Come to Sera Kogen | The Highlands of Hiroshima Prefecture

Fields of tulips and other flowers at Sera Plateau in Sera-cho during the early spring. It's located at 3-3 Kamitsuda Sera-cho Sera-gun Hiroshima.

Today, I want to showcase a different side of Hiroshima than most people envision when they think of the prefecture. While the likes of the Atomic Bomb Dome and Miyajima are indeed great (and I do encourage first-timers to Japan to visit them), the truth is that there is simply so much more to Hiroshima than just these now-overcrowded mainstays. Alas, few people ever make it to these off of the beaten path destinations in Hiroshima. Personally, I attribute this to a lack of awareness because, speaking frankly, there are a hell of a lot of locations in the prefecture that warrant one’s time.

So, on that note, let’s take a look at the highlands of Sera Kogen, the topic of this article. Found high up in the hills on the eastern side of Hiroshima Prefecture, Sera Kogen has a storied history that dates back to the Heian period (794–1185). Known as one of the top “agricultural treasures” in western Japan, this part of the prefecture produces some excellent quality produce. Thanks to the plateau’s climate, Sera Kogen is able to produce amazing rice, beef, pork, asparagus, and sweet corn. Moreover, as we’ll see later, this part of Hiroshima is also truly blessed with seasonal beauty too.

All things considered, Sera Kogen is definitely worth adding to your bucket list. Especially for my fellow content creators out there, you can really get some great shots for the Gram here. Moreover, the top-tier produce is also something that ought to draw the foodies out there too. While you’ll need to find a way to overcome the less-than-favorable logistics, a trip to Sera Kogen is bound to be one of the highlights of your time in Hiroshima Prefecture.

How to Get There

As I just alluded to, easy access to the allures of Sera Kogen is sadly lacking. In fact, you’re going to want to have your own set of wheels if you’re going to venture into this hilly part of Hiroshima. While it looks like there are some highway buses that depart from both Hiroshima City and Onomichi, you’re doing yourself a disservice by trying to do Sera Kogen without a rental car. At the end of the day, there are just too many other places in Japan that are more easily accessible via public transportation to justify all of the logistical headaches.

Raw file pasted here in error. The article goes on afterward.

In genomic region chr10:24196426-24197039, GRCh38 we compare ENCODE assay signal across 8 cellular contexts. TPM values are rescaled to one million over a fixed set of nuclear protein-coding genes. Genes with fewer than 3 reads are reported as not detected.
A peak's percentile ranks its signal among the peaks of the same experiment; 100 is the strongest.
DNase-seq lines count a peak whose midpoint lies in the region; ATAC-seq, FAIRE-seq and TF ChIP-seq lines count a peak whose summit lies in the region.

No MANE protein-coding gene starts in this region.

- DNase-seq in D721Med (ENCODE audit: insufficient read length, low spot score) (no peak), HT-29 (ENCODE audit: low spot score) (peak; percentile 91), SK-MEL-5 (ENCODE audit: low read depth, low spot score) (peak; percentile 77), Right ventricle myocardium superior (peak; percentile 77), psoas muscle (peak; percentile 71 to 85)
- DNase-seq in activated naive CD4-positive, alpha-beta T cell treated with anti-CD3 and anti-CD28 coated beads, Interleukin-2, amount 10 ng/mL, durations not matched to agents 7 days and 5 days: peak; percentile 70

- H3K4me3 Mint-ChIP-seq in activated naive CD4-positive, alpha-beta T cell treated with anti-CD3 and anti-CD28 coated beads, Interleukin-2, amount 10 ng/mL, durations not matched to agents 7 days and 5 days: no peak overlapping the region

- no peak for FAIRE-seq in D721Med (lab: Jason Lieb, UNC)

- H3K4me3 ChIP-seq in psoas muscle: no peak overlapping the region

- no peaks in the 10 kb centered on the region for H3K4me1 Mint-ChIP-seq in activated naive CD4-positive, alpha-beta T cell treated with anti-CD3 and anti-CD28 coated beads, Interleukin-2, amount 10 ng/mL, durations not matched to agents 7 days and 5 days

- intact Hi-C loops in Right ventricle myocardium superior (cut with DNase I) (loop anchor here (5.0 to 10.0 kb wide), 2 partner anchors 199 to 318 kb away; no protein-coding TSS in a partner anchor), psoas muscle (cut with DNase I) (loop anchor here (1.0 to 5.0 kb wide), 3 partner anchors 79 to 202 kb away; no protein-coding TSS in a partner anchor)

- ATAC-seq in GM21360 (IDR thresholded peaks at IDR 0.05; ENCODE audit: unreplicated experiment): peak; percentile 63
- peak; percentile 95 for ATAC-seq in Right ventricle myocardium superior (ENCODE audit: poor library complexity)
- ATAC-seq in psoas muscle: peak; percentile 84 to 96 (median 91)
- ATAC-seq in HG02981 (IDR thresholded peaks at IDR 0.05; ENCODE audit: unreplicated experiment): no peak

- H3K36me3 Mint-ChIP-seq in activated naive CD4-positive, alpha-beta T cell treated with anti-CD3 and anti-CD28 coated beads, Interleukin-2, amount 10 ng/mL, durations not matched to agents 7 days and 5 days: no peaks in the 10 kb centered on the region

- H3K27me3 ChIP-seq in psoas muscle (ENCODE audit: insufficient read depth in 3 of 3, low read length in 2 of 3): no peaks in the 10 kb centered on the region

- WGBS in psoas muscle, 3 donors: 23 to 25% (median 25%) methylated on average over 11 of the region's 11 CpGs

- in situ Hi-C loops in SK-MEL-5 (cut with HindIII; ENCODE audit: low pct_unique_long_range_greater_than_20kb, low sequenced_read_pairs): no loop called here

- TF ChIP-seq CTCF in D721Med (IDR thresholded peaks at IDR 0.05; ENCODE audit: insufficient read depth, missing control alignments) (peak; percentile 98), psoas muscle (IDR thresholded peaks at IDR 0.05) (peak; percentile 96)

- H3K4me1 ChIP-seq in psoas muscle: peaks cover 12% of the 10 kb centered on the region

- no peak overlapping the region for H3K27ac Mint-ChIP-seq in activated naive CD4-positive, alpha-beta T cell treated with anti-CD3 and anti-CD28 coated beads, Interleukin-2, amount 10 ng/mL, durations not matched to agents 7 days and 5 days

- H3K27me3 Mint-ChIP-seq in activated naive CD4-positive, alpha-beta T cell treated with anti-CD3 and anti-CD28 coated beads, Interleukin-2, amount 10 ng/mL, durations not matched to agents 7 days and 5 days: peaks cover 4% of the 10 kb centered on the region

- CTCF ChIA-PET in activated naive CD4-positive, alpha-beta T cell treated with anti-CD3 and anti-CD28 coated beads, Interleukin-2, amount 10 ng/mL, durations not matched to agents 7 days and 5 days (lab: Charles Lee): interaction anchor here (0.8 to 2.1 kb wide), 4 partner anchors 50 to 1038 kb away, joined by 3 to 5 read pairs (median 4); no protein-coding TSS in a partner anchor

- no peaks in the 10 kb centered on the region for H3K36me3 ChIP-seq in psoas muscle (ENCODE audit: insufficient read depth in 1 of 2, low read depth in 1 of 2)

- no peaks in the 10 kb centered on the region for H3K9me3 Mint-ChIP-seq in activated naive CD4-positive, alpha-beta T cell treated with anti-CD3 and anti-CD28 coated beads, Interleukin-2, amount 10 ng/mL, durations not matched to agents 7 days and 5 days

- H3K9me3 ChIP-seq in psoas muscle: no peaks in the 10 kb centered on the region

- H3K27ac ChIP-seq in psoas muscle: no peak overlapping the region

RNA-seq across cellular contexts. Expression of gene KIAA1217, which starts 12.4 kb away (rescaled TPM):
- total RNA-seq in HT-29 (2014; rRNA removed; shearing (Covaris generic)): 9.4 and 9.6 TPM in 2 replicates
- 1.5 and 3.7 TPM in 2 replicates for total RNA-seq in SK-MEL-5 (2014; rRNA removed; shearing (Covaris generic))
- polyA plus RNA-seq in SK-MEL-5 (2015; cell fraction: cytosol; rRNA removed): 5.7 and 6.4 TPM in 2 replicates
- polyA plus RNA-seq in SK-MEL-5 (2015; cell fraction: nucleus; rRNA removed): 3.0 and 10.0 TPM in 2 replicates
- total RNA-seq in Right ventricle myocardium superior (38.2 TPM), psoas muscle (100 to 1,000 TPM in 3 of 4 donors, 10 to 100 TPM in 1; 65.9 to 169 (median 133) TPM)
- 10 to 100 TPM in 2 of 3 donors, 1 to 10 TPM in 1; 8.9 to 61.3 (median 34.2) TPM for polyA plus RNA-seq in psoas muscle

Of course, you’re first going to need to get yourself down to Hiroshima to begin with. Normally, I would suggest that you take the bullet train down as flying is usually quite inconvenient due to the odd location of Hiroshima Airport. In the case of Sera Kogen, the strange site of the airport up in the nearby mountains is actually a bit of a boon. Basically, you can fly down from Tokyo or wherever and snag yourself a rental car at one of the several vendors that operate out of the Hiroshima Airport.

Still, if you’d prefer to milk your Japan Rail Pass for all that it’s worth (something that is now needed to make it cost-effective), you can take the Sanyo Shinkansen down to Fukuyama Station. From there, you’ll want to get your hands on an automobile and then make your way west to Sera Kogen via the Sanyo Expressway. Given that you’ll be flying solo, you’ll want to use a service like Google Maps to guide you so do some digging first for the addresses.

By the way, here’s a little factoid — Sera Kogen is actually home to some of the top runners in all of Japan. This is due to the extremely hilly terrain. While you’re driving about, keep your eyes out so that you don’t run over some poor soul who is just trying to train for his or her next race…

Spectacular Sera Kogen Farm

After the seasons for tulips and sunflowers are over, Sera Kogen Farm hosts an annual dahlia festival. It's located at 3-3 Kamitsuda Sera-cho Sera-gun Hiroshima.

When it comes to Sera Kogen, the main reason one would want to visit is its flower garden collection. Simply put, the offerings here can rival some of the best flower fields in all of Japan, including the fabled Hitachi Seaside Park. Of the quartet of locations on the list, Sera Kogen Farm definitely takes the championship title as best of the lot. Host to a staggering variety of flora, Sera Kogen Farm also boasts a restaurant where you can feast on locally sourced BBQ as well as a cafe with various blends of herbal tea.

Throughout the year, there are a number of windows where you’ll want to consider coming out to Sera Kogen Farm. In the spring, you’ll be greeted with some epic views of weeping cherry blossoms followed by the flowering of over 750,000 tulips in early May. Thereafter in August, the grounds turn bright yellow for the sunflower festival. While visitors will need to brave the summer heat to see them, this event highlights over 1.1 million sunflowers that are planted all over the grounds of Sera Kogen Farm.